I felt that it was important to honor the real-life inspiration for Lilly Conoboy, the mother of fourteen-year-old Ruthie Conoboy, the protagonist of my novel A Fence Around Her. I want to make it clear that Lilly is not Lottie. While Lottie was an innocent victim, Lilly brings on her own tragedy. While Lottie seems like someone I might seek out as a friend, Lilly is someone I would avoid if I could do so. But that is what we historical fiction writers do. We take history and turn it into fiction, and the two are not the same. I will always feel gratitude to the historical Lottie Johl for being who she was and leaving behind her story.

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Pamela:  You can read an excerpt of A Fence Around Her, Young Adult Historical Fiction published by Clean Reads, and purchase at the links below.

Amazon 

Barnes and Noble

iTunes

Kobo 

Smashwords  

Brigid and I would like to hear your comment!

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Author and playwright Brigid Amos

1895 Mail-Order Catalog

Just think what life was like in rural America before and after the mail-order catalog. Aaron Montgomery Ward used the trains in Chicago to get goods to far-flung parts of the country. Mr. Ward and his partners stocked goods to launch their first mail-order catalog, but his stock was destroyed in the Great Chicago Fire of 1871. He did not give up but started over, an inspiration to us all, and the Montgomery Ward Catalog debuted the following year. It was a single page long, basically a price list with ordering info.

I own a replica of an 1895 Montgomery Ward Catalogue, published by Dover. I am writing a novel set in the West in 1894, so an 1895 catalog is fantastic for me, but some of the items are remarkable. For example, it offers music boxes, the kind we had as children for our jewelry, but these played three songs, or six or eight, depending on how much you wanted to pay … it was the days before radio.

I bought it brand new several years ago. Wearing it out.

We’re all familiar with old butter churns where the person pushed a pole up and down. In 1895, people ordered butter churns that were boxes or barrels with a side crank. Everything’s up to date in Kansas City! If you could spend another fifteen or twenty-three dollars, you could buy a treadmill to attach to the churn’s crank and put your sheep, goat or one or two dogs walking on it, and they’d churn the butter.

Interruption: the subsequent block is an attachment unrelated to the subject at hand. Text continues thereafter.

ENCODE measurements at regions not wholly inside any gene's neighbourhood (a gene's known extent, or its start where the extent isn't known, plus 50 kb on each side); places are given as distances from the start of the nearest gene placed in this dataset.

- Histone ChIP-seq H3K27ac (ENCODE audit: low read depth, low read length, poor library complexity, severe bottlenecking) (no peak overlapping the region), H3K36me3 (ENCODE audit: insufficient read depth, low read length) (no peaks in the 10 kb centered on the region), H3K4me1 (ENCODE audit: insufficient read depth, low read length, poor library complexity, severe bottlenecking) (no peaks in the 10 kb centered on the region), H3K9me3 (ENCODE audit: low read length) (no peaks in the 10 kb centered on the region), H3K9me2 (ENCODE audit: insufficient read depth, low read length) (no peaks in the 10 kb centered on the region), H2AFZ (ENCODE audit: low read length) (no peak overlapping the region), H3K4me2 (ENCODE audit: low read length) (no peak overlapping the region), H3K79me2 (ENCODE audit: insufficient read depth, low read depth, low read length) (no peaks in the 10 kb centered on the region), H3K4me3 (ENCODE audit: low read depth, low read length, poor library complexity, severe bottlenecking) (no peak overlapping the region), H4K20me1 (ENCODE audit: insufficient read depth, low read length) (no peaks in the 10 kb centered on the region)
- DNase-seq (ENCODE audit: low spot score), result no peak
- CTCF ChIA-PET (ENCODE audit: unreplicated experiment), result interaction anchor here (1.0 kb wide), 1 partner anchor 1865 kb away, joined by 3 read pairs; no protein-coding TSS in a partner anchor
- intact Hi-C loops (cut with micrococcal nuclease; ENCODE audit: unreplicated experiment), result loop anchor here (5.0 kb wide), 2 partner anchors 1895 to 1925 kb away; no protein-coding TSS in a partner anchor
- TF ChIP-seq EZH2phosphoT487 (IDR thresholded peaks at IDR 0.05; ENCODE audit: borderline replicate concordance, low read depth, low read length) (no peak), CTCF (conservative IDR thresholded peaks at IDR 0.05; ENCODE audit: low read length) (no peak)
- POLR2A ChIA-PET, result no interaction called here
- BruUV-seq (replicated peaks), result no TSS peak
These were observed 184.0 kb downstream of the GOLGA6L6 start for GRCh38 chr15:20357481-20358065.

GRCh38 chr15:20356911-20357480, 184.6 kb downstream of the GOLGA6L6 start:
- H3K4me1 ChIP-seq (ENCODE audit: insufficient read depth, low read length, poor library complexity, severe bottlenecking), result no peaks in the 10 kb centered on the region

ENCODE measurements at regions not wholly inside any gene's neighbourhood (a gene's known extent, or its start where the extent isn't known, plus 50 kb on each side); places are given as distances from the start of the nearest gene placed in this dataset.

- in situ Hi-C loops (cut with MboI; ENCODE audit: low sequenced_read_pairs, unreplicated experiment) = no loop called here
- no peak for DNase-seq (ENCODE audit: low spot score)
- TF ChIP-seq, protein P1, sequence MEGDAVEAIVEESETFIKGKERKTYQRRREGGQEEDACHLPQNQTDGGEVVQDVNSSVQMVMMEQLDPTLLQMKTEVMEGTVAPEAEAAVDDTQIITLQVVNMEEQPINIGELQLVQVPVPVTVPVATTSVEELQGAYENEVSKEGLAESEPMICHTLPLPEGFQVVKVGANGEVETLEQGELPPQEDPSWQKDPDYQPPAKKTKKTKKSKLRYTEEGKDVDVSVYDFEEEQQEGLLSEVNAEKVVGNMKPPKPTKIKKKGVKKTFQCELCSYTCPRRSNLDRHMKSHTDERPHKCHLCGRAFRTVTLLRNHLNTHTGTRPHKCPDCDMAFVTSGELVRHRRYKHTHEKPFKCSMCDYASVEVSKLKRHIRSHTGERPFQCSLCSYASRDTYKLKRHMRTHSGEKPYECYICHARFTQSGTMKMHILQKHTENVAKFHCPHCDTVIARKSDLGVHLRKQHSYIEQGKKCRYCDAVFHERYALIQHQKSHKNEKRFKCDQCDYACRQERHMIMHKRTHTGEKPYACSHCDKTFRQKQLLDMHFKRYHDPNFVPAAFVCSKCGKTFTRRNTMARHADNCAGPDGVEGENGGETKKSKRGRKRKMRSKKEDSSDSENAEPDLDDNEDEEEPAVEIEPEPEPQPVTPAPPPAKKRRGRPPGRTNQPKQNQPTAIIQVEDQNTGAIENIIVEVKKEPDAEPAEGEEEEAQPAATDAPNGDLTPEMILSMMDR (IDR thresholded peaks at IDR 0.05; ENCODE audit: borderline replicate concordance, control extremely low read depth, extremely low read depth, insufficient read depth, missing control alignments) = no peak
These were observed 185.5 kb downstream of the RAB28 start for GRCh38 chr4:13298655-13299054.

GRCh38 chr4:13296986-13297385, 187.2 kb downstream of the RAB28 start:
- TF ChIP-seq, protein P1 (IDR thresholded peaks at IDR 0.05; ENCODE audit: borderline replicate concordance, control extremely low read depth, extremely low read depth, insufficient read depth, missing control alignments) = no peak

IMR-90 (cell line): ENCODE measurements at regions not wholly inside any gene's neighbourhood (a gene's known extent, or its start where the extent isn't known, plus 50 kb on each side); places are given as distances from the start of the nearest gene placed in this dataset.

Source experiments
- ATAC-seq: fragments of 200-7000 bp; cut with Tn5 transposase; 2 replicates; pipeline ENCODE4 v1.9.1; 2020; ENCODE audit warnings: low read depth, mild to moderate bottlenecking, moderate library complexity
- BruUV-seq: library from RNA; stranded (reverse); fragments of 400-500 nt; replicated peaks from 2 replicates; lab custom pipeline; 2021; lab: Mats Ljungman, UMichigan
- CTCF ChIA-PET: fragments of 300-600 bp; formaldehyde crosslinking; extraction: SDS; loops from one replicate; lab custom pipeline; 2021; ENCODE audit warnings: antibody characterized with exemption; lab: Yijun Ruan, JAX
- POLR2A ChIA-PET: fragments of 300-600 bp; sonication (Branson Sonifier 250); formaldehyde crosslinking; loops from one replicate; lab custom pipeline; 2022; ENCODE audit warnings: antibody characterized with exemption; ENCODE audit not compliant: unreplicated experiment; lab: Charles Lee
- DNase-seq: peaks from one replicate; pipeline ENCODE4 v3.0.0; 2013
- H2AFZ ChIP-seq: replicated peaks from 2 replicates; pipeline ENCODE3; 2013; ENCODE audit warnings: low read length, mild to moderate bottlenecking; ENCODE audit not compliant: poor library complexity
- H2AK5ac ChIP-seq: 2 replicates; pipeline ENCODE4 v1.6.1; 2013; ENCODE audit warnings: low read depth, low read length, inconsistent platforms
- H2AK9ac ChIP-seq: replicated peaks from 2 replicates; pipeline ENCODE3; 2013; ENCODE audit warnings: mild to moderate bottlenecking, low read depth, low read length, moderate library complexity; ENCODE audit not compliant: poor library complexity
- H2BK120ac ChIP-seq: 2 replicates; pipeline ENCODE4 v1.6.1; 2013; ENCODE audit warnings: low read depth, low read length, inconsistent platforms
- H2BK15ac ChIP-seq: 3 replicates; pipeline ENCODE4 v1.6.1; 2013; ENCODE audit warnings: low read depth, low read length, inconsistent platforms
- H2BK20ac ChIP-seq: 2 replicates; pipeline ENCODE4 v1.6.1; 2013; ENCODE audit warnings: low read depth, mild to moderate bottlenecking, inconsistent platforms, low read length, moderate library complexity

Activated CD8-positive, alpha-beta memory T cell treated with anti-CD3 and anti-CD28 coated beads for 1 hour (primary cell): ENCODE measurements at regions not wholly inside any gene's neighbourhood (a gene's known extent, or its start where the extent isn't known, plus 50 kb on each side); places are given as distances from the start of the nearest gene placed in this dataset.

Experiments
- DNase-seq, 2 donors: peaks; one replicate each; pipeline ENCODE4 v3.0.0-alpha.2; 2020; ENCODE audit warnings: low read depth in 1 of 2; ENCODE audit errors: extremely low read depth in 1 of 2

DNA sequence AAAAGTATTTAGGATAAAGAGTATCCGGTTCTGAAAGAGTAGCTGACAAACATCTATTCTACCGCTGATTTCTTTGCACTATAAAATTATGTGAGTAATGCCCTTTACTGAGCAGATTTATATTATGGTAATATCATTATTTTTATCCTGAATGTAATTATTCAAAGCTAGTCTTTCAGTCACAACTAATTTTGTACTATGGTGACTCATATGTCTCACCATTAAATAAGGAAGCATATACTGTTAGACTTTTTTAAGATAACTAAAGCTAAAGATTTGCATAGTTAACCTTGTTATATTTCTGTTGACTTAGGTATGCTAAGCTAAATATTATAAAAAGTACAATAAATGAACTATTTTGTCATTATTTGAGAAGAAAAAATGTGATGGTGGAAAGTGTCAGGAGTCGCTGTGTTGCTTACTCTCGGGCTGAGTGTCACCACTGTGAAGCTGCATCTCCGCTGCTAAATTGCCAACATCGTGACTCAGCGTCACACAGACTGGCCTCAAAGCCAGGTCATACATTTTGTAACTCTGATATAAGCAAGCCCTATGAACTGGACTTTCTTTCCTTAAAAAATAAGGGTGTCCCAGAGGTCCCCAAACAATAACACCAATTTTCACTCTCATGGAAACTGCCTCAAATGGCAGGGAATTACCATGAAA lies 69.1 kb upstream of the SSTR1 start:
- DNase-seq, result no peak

The latest styles:  those little hats women wore, with lots of bows on them. Corsets. Stereoscopes — here’s a link to my post on those .  At over 600 pages, it offers thousands of items. It had no competition at the time, years before Sears & Roebuck.

Aaron Montgomery Ward used his fortune to sue the city of Chicago twice to remove and prevent structures in Grant Park, shown below, a lovely park between the skyscrapers and the lake. Bully for you, Mr. Ward.

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The Sack Suit

 This ad for a sack suit is in the New York Public Library’s Digital Gallery, and is dated 1900.  Click on the picture to enlarge it.  The model is drawn to be svelte, but the jacket is still big.  On an ordinary man, the jacket was big and boxy.

The caption reads, “The New Bowdoin Sack Suit” and below it, “About the nobbiest that you will see this season.”

I love the style of the text — the voice — in ads around 1900.  They all sound as if they were written by the same person.

Sack suits were more casual than knee-length suit jackets, called frock coats or frock suits, which were formal but still for daytime.

“The sack suit … was leisure wear for men who might wear a frock coat, and the best clothes of vast majority of American men,” writes Walter Nelson.  “A banker would wear a sack suit to a picnic, and a cowboy or farmer would wear it to church,”  he writes at  The Gentleman’s Page , an entertaining resource about historic menswear on http://WalterNelson.com.